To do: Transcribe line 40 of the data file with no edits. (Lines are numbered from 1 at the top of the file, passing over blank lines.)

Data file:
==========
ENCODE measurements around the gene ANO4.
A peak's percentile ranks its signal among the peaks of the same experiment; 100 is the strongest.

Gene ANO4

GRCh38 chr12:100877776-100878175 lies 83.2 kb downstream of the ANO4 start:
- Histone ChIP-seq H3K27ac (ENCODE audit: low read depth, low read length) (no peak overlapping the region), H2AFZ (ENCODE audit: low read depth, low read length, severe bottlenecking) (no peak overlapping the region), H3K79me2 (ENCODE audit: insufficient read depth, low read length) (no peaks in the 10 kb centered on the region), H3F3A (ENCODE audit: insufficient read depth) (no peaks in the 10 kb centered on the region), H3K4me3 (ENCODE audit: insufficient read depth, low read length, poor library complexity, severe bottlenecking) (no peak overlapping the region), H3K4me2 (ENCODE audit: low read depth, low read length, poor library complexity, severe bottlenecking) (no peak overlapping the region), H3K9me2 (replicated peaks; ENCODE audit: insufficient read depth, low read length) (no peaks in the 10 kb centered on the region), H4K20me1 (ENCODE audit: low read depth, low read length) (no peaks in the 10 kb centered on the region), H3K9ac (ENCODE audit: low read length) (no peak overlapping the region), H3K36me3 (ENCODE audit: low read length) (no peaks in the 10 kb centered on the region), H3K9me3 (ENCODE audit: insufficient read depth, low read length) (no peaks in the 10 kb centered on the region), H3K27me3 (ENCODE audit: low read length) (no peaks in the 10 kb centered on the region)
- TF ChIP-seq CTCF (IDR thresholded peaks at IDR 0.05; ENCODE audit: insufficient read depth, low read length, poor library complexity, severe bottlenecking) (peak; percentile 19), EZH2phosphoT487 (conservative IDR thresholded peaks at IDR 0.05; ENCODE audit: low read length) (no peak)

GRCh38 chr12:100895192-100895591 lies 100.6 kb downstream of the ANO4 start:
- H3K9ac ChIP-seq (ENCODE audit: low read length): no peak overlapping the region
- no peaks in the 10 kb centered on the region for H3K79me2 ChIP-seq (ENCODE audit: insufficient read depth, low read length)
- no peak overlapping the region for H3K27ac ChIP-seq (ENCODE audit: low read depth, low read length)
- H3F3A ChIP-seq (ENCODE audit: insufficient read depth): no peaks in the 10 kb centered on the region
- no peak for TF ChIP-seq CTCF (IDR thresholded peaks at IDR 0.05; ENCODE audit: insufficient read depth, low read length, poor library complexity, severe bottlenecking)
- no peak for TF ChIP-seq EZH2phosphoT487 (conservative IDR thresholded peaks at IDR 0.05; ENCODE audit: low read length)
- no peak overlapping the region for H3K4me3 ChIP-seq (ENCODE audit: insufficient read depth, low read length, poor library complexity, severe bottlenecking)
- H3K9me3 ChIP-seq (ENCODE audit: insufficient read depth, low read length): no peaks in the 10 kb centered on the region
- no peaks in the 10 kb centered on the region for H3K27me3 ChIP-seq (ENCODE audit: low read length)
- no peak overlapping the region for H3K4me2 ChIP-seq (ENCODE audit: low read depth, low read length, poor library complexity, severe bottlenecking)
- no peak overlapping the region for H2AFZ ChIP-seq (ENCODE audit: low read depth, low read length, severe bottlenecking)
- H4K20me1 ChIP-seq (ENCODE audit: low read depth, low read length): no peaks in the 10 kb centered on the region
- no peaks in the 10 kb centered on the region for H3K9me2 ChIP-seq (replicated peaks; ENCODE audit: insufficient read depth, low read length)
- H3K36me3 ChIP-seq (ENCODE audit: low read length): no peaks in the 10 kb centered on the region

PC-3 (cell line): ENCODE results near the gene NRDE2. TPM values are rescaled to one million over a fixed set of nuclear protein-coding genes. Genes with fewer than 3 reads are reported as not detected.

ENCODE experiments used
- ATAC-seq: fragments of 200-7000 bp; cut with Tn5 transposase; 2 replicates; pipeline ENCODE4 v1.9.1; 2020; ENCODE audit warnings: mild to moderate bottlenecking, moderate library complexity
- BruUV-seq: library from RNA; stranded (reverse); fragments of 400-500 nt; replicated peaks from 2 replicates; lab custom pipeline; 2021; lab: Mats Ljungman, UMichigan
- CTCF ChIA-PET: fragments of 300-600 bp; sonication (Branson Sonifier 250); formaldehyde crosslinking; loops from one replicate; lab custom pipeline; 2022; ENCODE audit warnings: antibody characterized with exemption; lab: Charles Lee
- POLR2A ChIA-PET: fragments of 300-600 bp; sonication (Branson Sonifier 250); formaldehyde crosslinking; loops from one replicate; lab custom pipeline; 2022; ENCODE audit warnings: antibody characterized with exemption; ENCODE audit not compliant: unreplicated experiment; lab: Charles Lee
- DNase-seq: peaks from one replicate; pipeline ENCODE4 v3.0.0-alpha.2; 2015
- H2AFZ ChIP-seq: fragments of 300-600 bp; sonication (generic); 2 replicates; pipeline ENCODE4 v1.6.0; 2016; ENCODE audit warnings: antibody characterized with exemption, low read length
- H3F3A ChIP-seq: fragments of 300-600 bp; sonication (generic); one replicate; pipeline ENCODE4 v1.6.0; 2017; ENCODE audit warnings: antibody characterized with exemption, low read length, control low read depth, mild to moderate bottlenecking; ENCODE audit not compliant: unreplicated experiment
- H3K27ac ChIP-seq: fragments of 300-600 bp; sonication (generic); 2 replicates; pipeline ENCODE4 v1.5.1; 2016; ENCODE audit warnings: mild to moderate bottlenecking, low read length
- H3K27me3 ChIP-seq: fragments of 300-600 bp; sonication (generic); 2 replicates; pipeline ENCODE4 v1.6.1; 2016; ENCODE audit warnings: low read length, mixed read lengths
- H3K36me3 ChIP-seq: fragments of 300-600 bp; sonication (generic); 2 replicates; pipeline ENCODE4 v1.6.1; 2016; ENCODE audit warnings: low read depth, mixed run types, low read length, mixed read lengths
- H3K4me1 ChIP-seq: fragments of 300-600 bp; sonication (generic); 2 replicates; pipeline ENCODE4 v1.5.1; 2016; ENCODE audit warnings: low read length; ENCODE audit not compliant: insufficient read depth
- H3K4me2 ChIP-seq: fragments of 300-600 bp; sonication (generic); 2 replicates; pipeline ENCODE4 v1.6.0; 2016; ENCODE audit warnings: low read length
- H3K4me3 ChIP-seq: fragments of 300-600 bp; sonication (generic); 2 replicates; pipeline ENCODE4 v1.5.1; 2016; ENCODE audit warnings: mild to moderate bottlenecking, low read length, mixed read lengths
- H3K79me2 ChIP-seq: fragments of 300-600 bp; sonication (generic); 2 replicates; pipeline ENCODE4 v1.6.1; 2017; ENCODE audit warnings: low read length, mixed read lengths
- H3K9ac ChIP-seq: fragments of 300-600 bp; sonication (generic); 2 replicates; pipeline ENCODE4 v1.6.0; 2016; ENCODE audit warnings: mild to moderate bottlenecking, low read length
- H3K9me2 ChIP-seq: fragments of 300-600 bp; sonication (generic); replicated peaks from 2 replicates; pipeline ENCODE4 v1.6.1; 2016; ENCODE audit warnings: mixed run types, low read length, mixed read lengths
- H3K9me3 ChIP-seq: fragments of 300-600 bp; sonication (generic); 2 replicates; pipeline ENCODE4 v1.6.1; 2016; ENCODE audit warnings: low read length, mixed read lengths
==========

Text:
- H3K9me3 ChIP-seq: fragments of 300-600 bp; sonication (generic); 2 replicates; pipeline ENCODE4 v1.6.1; 2016; ENCODE audit warnings: low read length, mixed read lengths